We have entertained a number of paradoxes: that the reason “It’s all good” is that we are realizing it is all terribly wrong; that the Devil’s greatest weapon is the notion that there is such a thing as the Devil; that evil comes from the perception of evil. In order to tie up a remaining loose thread in this chapter’s ontology of evil, I’m afraid I will have to pile on one more paradox. It is not only evil that is both real and a story; “real” is both real and a story as well. Our use of the word real encodes assumptions of an objective universe that, as we saw in the chapter “Science,” are highly questionable. We cannot even say, “Reality is not real,” because to do so smuggles in an objective backdrop in which reality either is, or is not, real. I could ask, “What if reality is real for you and not for me?” but even then, the word “is” smuggles in the same thing. That said, I would like you for a moment to drop your habit of objectivism and consider whether it might be possible for evil to exist in the Story of Separation, and for it not to exist in the Story of Interbeing. I don’t mean that one story countenances it and one does not. I mean that in transitioning between stories, we transition between realities. How does one make that transition? That’s what this whole book is about.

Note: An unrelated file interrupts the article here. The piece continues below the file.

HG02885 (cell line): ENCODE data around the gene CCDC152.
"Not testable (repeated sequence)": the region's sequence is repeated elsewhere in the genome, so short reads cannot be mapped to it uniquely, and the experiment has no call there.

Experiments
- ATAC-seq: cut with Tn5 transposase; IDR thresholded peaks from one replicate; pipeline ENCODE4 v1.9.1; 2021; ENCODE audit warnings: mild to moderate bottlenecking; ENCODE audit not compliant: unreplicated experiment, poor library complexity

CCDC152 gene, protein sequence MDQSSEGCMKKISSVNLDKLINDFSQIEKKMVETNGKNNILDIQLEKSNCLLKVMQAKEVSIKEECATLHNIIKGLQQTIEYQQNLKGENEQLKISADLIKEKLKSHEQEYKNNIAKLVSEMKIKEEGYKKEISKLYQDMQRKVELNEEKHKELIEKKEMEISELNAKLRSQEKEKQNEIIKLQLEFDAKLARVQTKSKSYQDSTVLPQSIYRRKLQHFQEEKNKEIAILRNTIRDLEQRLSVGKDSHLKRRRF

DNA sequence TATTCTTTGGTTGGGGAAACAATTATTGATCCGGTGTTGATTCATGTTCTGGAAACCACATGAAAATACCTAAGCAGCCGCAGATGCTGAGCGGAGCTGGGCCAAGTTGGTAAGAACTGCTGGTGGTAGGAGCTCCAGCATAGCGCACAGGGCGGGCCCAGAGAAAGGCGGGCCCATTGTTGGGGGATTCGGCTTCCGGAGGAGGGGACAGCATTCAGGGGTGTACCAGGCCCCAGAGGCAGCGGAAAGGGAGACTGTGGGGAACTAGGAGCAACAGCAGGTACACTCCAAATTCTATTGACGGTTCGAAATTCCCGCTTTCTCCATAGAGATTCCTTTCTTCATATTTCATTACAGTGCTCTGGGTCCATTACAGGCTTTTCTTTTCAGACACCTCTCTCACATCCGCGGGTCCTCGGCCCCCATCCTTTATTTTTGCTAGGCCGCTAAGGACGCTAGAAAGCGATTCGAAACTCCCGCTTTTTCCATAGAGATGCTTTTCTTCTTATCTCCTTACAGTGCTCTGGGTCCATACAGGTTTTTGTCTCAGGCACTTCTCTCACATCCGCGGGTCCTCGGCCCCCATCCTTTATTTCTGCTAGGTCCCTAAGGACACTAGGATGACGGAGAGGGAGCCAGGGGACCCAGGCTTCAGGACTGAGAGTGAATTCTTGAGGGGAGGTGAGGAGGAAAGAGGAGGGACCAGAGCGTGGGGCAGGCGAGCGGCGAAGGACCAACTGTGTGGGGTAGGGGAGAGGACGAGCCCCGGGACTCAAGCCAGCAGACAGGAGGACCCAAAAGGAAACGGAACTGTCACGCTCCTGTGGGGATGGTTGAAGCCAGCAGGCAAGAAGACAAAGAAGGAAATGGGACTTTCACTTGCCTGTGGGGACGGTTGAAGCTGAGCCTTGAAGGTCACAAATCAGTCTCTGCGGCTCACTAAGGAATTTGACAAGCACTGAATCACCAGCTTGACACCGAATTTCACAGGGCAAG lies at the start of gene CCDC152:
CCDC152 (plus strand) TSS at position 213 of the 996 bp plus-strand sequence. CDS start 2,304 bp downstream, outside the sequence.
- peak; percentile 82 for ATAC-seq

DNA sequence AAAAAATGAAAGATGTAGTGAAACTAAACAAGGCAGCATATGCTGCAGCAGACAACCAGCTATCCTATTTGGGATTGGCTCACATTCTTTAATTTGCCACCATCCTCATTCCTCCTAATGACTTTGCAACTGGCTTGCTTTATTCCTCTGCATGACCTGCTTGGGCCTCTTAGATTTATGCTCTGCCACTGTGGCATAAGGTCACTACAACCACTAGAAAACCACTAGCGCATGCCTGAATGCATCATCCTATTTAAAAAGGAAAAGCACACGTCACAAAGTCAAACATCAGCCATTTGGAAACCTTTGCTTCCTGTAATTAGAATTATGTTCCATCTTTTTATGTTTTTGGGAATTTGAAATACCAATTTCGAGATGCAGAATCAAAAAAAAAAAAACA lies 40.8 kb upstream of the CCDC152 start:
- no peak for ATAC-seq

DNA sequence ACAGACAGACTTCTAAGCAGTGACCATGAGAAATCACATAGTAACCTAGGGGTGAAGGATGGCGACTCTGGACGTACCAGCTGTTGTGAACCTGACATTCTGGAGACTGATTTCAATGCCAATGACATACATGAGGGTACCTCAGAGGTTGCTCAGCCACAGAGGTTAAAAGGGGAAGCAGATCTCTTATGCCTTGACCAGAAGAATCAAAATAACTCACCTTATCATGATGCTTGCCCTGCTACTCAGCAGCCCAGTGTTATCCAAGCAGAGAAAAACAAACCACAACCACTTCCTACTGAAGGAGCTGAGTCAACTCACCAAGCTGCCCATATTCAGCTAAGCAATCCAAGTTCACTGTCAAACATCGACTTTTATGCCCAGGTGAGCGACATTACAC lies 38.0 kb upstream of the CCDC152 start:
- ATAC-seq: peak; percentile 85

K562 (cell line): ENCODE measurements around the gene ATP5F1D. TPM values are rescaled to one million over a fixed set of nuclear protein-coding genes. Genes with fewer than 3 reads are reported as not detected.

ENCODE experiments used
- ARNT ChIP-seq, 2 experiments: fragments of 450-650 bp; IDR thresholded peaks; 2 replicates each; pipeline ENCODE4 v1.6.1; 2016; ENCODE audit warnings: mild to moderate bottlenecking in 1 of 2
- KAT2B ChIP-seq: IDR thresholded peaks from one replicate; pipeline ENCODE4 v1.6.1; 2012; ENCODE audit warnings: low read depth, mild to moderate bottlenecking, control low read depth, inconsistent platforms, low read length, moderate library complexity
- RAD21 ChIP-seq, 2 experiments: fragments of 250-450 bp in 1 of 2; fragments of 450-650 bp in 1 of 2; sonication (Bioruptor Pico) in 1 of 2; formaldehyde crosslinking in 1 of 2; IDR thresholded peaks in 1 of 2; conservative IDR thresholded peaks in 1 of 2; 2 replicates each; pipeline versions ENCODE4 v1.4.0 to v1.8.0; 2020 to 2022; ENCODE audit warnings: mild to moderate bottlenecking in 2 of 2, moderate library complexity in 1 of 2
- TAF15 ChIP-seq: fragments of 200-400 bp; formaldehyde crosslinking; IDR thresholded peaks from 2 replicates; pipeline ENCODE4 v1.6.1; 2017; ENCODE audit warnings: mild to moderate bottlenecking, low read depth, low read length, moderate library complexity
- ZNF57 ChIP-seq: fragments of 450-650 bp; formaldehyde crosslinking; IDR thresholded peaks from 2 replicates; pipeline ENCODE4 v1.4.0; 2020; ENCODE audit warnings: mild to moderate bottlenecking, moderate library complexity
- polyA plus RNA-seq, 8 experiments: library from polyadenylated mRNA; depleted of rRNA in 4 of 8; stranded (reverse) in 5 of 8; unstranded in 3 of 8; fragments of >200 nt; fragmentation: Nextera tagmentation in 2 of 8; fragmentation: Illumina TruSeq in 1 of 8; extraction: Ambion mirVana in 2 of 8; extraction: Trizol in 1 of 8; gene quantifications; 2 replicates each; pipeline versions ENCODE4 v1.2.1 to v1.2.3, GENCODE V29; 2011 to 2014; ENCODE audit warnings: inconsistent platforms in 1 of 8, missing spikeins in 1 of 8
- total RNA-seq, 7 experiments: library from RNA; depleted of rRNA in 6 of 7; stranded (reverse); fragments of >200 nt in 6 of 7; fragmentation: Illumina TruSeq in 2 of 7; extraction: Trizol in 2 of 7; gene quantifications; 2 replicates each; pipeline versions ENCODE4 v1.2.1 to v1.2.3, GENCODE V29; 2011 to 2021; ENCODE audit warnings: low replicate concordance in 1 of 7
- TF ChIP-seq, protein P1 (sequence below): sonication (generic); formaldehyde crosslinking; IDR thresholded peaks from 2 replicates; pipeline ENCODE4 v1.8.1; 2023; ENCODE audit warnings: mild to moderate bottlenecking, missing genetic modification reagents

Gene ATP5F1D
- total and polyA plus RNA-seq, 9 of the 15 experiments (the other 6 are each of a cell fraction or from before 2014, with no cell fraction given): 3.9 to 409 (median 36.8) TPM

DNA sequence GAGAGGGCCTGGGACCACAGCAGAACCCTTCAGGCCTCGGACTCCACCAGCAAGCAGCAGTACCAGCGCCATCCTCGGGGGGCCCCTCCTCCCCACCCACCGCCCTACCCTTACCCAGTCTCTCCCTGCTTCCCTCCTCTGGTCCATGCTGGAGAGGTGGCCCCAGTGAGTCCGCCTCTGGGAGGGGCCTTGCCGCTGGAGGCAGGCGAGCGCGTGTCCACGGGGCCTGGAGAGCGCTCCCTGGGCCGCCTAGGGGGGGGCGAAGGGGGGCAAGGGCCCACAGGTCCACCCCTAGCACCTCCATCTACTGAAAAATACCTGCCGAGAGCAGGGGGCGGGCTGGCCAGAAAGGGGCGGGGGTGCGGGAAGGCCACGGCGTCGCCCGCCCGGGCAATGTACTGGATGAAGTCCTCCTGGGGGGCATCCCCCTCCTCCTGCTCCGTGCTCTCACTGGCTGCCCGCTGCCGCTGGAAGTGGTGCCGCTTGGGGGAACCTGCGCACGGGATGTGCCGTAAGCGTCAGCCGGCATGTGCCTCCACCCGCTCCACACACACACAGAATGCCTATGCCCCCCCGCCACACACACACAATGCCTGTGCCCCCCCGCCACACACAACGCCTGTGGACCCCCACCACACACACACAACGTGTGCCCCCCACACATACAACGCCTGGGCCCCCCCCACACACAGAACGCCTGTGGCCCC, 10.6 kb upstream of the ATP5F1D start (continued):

Questioning the absolute division between subject and object leads one to ponder what the experience of evil reveals in oneself, as well as what state of being attracts one to believe or disbelieve in absolute evil. Have you ever had a personal encounter with an implacable, malevolent power, either in human form or in an altered state of consciousness? If you have, you know the overwhelmingly intense feelings of impotent rage, grief, and fear the experience provokes. One steps into the archetype of the Victim, powerless, utterly at the mercy of a merciless force. Until one has had this experience, it is impossible to see that such a state is latent inside each of us. The experience is a vehicle of self-discovery, conveying one to a very dark, inaccessible corner of being. As such it is a kind of medicine, a harsh medicine to be sure, but perhaps necessary to bring to the light of awareness, and therefore of healing, a primal wound. I would be curious to know what people who have been victimized by psychopaths or other malevolent powers have in common. Are they just random victims, or is there something inside of them that attracts the experience?